Back to basics
Economists already know that big numbers stop being useful when they become targets. That law now also applies to China’s technology companies. Rival groups like Alibaba and JD.com bandy around statistics like “gross merchandise volume” that are highly subjective. As China’s internet matures, numbers like these will go from confusing to irrelevant.
For China’s e-commerce groups, GMV is the data-point to flaunt. Alibaba handled transactions worth 2.3 trillion yuan ($364 billion) last year – an impressive 81 percent of the country’s total online shopping market. That put rival JD.com’s 240 billion yuan, according to iResearch, in the shade. Yet Alibaba’s mammoth GMV includes all confirmed orders under 100,000 yuan, regardless of whether the transaction completes or not. JD.com’s excludes incomplete transactions over 2,000 yuan. If a customer places an order for a 5,000 yuan iPhone 6 and then cancels it, Alibaba will count that in its GMV while JD will not.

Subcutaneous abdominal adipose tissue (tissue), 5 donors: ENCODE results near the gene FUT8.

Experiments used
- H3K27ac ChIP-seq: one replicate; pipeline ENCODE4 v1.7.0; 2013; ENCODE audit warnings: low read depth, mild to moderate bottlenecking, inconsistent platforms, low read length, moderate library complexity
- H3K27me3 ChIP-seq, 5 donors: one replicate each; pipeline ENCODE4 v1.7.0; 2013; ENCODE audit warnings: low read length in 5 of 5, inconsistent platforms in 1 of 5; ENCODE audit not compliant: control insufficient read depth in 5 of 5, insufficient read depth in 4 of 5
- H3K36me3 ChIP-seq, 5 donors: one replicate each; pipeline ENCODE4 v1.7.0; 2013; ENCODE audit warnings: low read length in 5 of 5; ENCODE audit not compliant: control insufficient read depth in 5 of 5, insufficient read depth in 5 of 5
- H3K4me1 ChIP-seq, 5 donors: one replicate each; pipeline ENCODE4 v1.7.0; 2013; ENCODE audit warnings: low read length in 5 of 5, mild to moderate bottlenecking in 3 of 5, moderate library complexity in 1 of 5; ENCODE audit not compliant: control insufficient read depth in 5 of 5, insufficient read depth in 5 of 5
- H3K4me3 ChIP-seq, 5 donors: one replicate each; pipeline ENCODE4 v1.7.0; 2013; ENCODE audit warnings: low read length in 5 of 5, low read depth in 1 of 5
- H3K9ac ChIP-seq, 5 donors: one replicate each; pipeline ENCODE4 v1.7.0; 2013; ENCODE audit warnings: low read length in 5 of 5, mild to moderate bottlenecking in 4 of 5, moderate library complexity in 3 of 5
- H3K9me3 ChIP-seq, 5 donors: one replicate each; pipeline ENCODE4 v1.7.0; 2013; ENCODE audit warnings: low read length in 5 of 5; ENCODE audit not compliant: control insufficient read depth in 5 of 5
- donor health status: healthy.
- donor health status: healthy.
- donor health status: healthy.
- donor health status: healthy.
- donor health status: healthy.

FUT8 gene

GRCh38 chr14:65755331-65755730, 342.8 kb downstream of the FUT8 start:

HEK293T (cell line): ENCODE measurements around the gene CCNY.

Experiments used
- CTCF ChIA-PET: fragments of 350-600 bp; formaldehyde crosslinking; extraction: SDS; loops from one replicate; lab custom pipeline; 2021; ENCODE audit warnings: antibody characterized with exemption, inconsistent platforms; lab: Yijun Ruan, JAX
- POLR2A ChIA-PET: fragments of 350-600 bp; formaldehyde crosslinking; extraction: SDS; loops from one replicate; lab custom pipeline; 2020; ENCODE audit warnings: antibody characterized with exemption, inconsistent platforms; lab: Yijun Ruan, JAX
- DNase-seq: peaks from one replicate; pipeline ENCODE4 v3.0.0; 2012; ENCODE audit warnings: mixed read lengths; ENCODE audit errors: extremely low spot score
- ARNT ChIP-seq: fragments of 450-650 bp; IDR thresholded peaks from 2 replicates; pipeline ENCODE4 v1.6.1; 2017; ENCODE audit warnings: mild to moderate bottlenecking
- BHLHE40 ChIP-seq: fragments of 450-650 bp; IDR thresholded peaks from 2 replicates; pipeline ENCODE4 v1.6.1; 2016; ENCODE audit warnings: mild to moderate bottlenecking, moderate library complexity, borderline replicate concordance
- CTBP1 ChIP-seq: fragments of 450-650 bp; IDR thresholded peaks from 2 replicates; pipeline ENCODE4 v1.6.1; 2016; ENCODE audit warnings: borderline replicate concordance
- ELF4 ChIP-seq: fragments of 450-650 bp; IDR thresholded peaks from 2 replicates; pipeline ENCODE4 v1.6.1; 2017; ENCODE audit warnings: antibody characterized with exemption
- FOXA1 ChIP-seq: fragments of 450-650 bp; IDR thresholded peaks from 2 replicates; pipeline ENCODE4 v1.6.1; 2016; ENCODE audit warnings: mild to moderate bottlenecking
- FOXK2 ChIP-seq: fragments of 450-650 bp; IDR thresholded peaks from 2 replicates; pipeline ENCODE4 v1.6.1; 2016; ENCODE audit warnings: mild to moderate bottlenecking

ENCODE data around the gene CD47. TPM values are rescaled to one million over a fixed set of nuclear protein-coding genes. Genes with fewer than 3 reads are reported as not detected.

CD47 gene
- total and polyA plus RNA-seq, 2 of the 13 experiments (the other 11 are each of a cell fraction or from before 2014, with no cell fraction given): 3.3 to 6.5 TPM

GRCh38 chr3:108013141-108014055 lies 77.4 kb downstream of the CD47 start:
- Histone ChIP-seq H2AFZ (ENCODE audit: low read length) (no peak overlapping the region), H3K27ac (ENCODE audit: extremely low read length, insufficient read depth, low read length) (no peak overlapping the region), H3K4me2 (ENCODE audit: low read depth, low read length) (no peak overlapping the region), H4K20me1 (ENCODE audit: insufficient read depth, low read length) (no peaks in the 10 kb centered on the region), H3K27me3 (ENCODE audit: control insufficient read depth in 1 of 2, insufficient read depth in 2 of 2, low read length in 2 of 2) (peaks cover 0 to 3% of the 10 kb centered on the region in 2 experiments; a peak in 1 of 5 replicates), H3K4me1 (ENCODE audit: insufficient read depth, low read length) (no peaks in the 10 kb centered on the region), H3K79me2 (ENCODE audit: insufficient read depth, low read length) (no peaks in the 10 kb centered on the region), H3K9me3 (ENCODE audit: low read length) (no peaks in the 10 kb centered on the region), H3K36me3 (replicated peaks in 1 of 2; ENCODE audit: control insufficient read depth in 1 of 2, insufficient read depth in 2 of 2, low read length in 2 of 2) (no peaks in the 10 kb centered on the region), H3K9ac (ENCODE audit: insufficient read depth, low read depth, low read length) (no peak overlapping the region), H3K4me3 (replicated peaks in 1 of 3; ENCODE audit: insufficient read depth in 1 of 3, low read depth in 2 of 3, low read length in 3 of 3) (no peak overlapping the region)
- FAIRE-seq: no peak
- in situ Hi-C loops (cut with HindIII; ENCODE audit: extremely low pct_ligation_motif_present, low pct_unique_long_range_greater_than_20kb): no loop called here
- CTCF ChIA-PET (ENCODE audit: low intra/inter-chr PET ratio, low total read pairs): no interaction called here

There is scope for spin. Alibaba proudly displayed real time sales figures on a giant screen during its 24-hour “Singles’ Day” online shopping festival. By midnight, the company reported 57.1 billion yuan worth of transactions. Yet this number was boosted by a pre-sales initiative where customers would put down a deposit almost one month before, only to pay the full amount on Singles’ Day.
The main reason investors pay attention to these numbers is that it makes it easier to compare different business models. Alibaba’s main eBay-like marketplace, Taobao – where consumers sell to each other – is very different to JD.com’s Amazon-like business to consumer sites. JD.com also holds onto products in its own warehouses and delivery trucks, while Alibaba doesn’t.
Ideally investors would stick to old-school fundamentals, like operating profit. After all, that’s what’s actually left for investors after stripping out equity and debt in the different business models. The tech companies themselves are not keen to highlight those figures though. Alibaba’s GMV increased 49 percent in the past quarter, while its operating profit grew just 6 percent year on year. And JD.com is still loss-making. That makes numbers like GMV the best of a bad bunch – but investors should beware being too credulous of what is basically a new way to be misled.